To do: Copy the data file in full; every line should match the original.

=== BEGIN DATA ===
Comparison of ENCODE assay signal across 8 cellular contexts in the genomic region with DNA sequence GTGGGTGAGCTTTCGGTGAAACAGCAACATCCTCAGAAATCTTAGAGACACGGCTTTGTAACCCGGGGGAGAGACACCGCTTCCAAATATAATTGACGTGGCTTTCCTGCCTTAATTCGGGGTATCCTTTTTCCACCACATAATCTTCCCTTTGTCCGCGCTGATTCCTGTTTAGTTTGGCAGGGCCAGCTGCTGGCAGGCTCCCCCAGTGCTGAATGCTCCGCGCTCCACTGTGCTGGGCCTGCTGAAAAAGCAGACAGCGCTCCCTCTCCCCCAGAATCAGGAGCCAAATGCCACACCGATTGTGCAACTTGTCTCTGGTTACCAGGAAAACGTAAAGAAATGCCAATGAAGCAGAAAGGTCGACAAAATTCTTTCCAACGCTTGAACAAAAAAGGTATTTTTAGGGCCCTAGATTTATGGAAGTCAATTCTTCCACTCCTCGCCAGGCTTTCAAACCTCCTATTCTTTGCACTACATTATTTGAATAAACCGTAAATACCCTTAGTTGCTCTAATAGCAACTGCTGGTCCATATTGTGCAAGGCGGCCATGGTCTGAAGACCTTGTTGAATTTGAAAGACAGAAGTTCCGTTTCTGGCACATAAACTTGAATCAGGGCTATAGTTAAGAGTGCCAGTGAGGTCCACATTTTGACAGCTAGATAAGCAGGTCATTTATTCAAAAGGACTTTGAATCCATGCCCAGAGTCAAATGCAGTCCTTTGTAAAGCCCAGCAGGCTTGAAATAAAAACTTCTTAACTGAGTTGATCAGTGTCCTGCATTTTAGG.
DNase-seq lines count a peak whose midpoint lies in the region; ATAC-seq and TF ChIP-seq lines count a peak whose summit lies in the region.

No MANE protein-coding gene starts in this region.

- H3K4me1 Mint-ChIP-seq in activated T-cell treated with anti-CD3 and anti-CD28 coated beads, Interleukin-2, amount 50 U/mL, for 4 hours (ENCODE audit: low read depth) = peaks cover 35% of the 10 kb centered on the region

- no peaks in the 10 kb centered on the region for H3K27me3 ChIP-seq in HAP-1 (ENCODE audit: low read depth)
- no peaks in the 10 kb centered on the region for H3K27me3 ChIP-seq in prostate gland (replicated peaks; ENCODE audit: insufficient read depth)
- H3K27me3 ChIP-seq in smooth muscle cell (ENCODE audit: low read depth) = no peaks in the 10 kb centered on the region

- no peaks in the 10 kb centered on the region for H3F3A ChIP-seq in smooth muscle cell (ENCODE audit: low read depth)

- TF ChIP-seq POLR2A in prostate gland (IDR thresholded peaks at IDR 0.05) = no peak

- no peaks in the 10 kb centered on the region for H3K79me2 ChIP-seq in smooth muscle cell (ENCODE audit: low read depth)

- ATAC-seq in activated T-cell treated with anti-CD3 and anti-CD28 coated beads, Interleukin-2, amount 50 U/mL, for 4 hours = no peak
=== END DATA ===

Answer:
Comparison of ENCODE assay signal across 8 cellular contexts in the genomic region with DNA sequence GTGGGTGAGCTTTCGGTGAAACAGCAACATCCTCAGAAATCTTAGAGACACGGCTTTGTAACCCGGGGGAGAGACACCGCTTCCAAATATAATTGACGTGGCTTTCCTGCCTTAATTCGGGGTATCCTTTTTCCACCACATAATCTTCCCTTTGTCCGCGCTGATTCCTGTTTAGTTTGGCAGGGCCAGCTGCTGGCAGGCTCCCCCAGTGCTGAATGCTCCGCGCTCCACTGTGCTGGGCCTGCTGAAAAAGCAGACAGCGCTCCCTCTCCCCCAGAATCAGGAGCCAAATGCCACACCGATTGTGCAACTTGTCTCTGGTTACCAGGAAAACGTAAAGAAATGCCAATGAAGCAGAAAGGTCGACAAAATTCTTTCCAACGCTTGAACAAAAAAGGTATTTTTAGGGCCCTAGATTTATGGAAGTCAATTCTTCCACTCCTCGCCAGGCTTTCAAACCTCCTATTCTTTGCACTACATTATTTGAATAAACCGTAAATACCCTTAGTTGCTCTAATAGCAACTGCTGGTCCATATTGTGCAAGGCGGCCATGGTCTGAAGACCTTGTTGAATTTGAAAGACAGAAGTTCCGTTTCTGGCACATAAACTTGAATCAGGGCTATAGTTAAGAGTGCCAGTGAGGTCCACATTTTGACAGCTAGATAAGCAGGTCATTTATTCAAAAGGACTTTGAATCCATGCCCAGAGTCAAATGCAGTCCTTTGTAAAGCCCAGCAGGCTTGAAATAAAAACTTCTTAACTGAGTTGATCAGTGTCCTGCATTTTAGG.
DNase-seq lines count a peak whose midpoint lies in the region; ATAC-seq and TF ChIP-seq lines count a peak whose summit lies in the region.

No MANE protein-coding gene starts in this region.

- H3K4me1 Mint-ChIP-seq in activated T-cell treated with anti-CD3 and anti-CD28 coated beads, Interleukin-2, amount 50 U/mL, for 4 hours (ENCODE audit: low read depth) = peaks cover 35% of the 10 kb centered on the region

- no peaks in the 10 kb centered on the region for H3K27me3 ChIP-seq in HAP-1 (ENCODE audit: low read depth)
- no peaks in the 10 kb centered on the region for H3K27me3 ChIP-seq in prostate gland (replicated peaks; ENCODE audit: insufficient read depth)
- H3K27me3 ChIP-seq in smooth muscle cell (ENCODE audit: low read depth) = no peaks in the 10 kb centered on the region

- no peaks in the 10 kb centered on the region for H3F3A ChIP-seq in smooth muscle cell (ENCODE audit: low read depth)

- TF ChIP-seq POLR2A in prostate gland (IDR thresholded peaks at IDR 0.05) = no peak

- no peaks in the 10 kb centered on the region for H3K79me2 ChIP-seq in smooth muscle cell (ENCODE audit: low read depth)

- ATAC-seq in activated T-cell treated with anti-CD3 and anti-CD28 coated beads, Interleukin-2, amount 50 U/mL, for 4 hours = no peak